<link rel="stylesheet" href="https://stackpath.bootstrapcdn.com/bootstrap/4.1.3/css/bootstrap.min.css" integrity="sha384-MCw98/SFnGE8fJT3GXwEOngsV7Zt27NXFoaoApmYm81iuXoPkFOJwJ8ERdknLPMO" crossorigin="anonymous">

    <title>Hello, world!</title>
  </head>
  <body>
    <h1>Hello, world!</h1>

    <!-- Optional JavaScript -->
    <!-- jQuery first, then Popper.js, then Bootstrap JS -->
    <script src="https://code.jquery.com/jquery-3.3.1.slim.min.js" integrity="sha384-q8i/X+965DzO0rT7abK41JStQIAqVgRVzpbzo5smXKp4YfRvH+8abtTE1Pi6jizo" crossorigin="anonymous"></script>
    <script src="https://cdnjs.cloudflare.com/ajax/libs/popper.js/1.14.3/umd/popper.min.js" integrity="sha384-ZMP7rVo3mIykV+2+9J3UJ46jBk0WLaUAdn689aCwoqbBJiSnjAK/l8WvCWPIPm49" crossorigin="anonymous"></script>
    <script src="https://stackpath.bootstrapcdn.com/bootstrap/4.1.3/js/bootstrap.min.js" integrity="sha384-ChfqqxuZUCnJSK3+MXmPNIyE6ZbWh2IMqE241rYiqJxyMiZ6OW/JmZQ5stwEULTy" crossorigin="anonymous"></script>
  </body>
</html>
  • Uncomment the line you commented out in test.openlayers.map.BasicApplication.java:

Last we make a small change in the index.html file:

<!doctype html>
<html lang="en">
  <head>
    <!-- Required meta tags -->
    <meta charset="utf-8">
    <meta name="viewport" content="width=device-width, initial-scale=1, shrink-to-fit=no">

    <!-- Bootstrap CSS -->
    <link rel="stylesheet" href="https://stackpath.bootstrapcdn.com/bootstrap/4.1.3/css/bootstrap.min.css" integrity="sha384-MCw98/SFnGE8fJT3GXwEOngsV7Zt27NXFoaoApmYm81iuXoPkFOJwJ8ERdknLPMO" crossorigin="anonymous">

    <title>Hello, world!</title>
  </head>
  <body>
    <h1>Hello, world!</h1>

    <!-- Optional JavaScript -->
    <!-- jQuery first, then Popper.js, then Bootstrap JS -->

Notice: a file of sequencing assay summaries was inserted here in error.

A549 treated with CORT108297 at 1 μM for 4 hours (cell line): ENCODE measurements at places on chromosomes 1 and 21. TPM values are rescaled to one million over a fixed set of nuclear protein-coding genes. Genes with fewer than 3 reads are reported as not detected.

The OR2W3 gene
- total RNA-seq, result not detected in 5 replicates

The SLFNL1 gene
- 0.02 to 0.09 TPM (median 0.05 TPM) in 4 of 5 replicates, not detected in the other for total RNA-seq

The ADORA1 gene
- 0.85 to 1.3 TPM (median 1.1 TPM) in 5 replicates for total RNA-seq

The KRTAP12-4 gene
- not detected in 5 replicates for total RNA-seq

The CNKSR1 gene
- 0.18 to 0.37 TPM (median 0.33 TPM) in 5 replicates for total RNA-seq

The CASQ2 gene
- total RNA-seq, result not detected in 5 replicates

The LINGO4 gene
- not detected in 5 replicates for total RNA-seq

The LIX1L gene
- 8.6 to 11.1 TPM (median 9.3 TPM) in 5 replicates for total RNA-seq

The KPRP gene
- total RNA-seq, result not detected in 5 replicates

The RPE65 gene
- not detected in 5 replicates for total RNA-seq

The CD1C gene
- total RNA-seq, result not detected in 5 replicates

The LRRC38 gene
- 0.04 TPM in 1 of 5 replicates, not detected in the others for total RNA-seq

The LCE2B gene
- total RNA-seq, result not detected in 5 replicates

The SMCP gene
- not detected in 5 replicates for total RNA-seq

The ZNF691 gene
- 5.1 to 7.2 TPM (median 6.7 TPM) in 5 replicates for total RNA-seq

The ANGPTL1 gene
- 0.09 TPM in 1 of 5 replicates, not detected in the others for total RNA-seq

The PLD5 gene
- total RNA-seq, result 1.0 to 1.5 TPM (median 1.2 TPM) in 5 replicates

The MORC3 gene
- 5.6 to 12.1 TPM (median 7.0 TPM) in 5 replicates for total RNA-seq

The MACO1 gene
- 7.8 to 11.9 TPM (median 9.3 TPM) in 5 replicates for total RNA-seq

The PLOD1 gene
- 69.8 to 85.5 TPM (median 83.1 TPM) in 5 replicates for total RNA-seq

<script src="https://code.jquery.com/jquery-3.3.1.slim.min.js" integrity="sha384-q8i/X+965DzO0rT7abK41JStQIAqVgRVzpbzo5smXKp4YfRvH+8abtTE1Pi6jizo" crossorigin="anonymous"></script>
    <script src="https://cdnjs.cloudflare.com/ajax/libs/popper.js/1.14.3/umd/popper.min.js" integrity="sha384-ZMP7rVo3mIykV+2+9J3UJ46jBk0WLaUAdn689aCwoqbBJiSnjAK/l8WvCWPIPm49" crossorigin="anonymous"></script>
    <script src="https://stackpath.bootstrapcdn.com/bootstrap/4.1.3/js/bootstrap.min.js" integrity="sha384-ChfqqxuZUCnJSK3+MXmPNIyE6ZbWh2IMqE241rYiqJxyMiZ6OW/JmZQ5stwEULTy" crossorigin="anonymous"></script>
    <div class="embed-responsive embed-responsive-16by9">
      <iframe src="/map" allowfullscreen/>
    </div>
  </body>
</html>

Note the <iframe> element at the bottom, where the entry point for the openlayer map has been added. If you launch the bundle, you will see that the openlayers map has become integrated in the bootstrap front-end. Try resizing the browser to see how the widgets change dynamically with the browser size. You can add multiple entry points this way so that every SWT/JFace widget you develop can be added to JavaScript. Instead of developing a rich client in JAVA, we now just provide the widgets we need and bring them together under Bootstrap!

NOTE: If you would copy index.html to the web folder, you can also open the web page at http://127.0.0.1:<port>/openlayers/test. You can, therefore, choose between an "html-first" option, where an html file is opened, or a "RAP-first", where the html file is embedded in an SWT Browser object (i.e an iframe). 

Wrapping Up

If you, like myself, are usually building Rich Clients in JAVA/Eclipse, then the novelty of the approach described above will probably be clear. Instead of developing the Rich Client with SWT and JFace components, we start with HTML and JavaScript (libraries) and embed the JFace/SWT widgets in the user interface. This way we can fully utilize the power of JavaScript libraries, while still being able to use the widgets we are accustomed to. 

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Topics:
osgi ,eclipse rap ,javascript ,integration tutorial ,java ,java integration ,html